Deep-diving fish have a problem: The only light that penetrates their watery environment is blue and green — hardly enough of a palette for flashy color patterns.
Now, a new study reveals these fishes’ solution: In deep water, fish simply fluoresce more — a technique that allows them to convert blue-green light into red light.
"Under light conditions that do not provide the full spectrum — the full rainbow of colors that we have at the surface — it’s really nice to have fluorescence, because you can still have those missing colors,” said study researcher Nico Michiels, a professor at the University of Tüebingen in Germany…
A redeye gaper (Chaunax sp.) venting water at 240 meters depth. Seen during the Lophelia II 2008 expedition at the Green Canyon site in the Gulf of Mexico.
Gapers are Lophiiformes, in the anglerfish group, with big heads, a network of open sensory canals,and a lateral canal extending posteriorly along a compressed trunk and tail. They are sit-and-wait, ambush predators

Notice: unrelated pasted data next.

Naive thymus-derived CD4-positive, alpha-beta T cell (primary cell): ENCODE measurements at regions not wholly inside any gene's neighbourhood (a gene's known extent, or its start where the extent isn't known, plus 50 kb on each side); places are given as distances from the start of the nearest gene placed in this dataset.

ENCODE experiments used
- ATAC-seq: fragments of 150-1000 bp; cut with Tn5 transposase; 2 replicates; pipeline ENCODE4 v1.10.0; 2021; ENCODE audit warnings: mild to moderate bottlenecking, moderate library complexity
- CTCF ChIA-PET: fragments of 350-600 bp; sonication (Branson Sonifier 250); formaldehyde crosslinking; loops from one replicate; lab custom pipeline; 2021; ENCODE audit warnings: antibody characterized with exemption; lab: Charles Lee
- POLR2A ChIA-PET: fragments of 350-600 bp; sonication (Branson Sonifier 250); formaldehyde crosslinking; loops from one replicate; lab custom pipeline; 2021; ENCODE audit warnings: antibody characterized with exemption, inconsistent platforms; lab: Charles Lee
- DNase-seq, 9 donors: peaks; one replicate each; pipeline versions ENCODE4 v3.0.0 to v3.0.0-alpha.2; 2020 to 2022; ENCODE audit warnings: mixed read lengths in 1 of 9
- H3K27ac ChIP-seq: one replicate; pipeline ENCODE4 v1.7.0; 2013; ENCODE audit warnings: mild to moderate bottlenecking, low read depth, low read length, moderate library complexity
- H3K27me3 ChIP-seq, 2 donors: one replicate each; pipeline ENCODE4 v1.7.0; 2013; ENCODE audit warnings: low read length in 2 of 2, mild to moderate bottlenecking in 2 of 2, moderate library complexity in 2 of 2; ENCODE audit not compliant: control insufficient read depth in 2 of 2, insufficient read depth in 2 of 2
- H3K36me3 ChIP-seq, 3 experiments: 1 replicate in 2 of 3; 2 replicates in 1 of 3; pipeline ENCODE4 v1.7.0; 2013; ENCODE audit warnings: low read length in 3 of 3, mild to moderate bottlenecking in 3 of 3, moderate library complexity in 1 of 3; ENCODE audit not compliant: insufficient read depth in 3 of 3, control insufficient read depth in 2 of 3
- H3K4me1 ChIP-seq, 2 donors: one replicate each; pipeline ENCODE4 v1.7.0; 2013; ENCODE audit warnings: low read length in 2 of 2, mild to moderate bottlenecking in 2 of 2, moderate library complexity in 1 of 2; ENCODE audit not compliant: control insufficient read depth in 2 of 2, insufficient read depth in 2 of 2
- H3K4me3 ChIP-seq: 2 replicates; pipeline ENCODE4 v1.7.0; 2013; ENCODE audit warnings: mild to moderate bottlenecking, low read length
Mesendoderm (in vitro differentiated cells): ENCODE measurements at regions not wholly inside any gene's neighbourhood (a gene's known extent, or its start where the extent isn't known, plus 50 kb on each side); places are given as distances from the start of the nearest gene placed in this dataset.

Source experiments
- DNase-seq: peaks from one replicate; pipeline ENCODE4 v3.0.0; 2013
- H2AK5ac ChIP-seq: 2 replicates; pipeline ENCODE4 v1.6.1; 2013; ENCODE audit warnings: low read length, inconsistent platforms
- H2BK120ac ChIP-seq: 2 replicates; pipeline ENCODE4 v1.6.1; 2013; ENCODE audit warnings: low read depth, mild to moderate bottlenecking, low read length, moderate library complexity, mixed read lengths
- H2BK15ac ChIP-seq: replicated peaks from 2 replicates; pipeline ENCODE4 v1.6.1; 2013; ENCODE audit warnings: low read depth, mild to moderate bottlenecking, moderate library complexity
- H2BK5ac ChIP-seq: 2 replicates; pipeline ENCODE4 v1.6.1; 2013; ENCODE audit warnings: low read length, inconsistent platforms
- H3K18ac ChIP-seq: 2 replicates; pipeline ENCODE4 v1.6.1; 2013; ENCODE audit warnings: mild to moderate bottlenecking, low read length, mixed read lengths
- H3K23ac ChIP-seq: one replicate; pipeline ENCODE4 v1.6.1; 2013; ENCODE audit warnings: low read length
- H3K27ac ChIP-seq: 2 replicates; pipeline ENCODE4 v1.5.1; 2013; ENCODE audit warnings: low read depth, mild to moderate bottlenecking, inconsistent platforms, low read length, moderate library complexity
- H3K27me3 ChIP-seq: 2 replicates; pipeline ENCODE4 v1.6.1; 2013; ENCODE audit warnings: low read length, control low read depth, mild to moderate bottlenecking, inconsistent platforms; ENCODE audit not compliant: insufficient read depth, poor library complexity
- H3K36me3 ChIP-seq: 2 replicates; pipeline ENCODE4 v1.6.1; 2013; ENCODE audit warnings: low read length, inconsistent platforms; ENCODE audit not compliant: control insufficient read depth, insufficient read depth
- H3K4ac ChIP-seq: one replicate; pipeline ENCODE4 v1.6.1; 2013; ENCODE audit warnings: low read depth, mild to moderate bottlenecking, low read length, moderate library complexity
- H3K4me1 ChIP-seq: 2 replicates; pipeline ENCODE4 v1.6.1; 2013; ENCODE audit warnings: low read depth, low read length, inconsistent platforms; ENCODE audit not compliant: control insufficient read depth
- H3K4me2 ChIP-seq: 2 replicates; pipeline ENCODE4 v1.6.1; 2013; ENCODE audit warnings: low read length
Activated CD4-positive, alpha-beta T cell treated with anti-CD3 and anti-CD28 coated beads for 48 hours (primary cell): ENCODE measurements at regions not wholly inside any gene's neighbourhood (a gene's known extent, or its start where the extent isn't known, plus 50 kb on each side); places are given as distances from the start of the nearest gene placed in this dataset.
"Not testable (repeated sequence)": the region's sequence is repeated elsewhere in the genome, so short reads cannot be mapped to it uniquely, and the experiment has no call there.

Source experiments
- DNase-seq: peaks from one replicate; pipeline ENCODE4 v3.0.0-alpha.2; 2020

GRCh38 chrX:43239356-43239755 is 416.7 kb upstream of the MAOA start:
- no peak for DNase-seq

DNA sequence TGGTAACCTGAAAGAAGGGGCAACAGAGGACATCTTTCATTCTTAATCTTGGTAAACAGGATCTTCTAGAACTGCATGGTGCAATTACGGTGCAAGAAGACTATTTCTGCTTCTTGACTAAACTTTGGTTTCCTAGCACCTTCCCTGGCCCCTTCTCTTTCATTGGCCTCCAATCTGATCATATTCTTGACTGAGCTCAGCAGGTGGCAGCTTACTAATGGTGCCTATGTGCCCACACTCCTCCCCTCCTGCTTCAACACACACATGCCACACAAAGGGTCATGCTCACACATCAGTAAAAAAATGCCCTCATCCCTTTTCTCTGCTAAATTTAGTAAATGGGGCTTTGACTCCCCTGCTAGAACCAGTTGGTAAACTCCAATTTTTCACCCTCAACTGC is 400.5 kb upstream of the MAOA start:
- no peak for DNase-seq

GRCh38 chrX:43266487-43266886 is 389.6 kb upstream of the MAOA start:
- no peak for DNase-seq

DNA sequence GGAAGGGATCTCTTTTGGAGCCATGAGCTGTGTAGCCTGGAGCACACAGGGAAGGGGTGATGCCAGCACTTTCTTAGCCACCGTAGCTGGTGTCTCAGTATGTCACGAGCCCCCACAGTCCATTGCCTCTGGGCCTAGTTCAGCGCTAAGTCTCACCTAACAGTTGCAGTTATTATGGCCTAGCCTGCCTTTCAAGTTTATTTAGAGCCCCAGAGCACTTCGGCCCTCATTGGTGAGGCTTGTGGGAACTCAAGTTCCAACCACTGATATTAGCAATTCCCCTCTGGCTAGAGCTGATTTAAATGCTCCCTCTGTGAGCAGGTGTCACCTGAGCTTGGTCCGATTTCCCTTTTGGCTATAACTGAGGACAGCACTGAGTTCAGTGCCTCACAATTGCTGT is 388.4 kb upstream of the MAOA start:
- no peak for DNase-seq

“A large school of mobula rays fades into the waters of Baja, Mexico. “The rays were moving quite fast and it was hard enough keeping up with them from the surface, let alone diving down to take a closer look,” writes photographer Eduardo Lopez Negrete. Mobula rays are often referred to as flying rays due to their fondness for breaching.” — the 2014 National Geographic Traveller Photo Contest
Let’s also keep in mind that a mobula ray can reach 17 foot (5.2 meter) wingspan and weigh over a ton. Freaky or cool?
Baby Flamboyant Cuttlefish (Metasepia pfefferi) in egg, Negros Oriental, Philippines
“Although still inside of its egg, these flamboyant cuttlefish were still able to flash dark purple if something got too close. when they are born they will be ready to hunt and change color on their own...”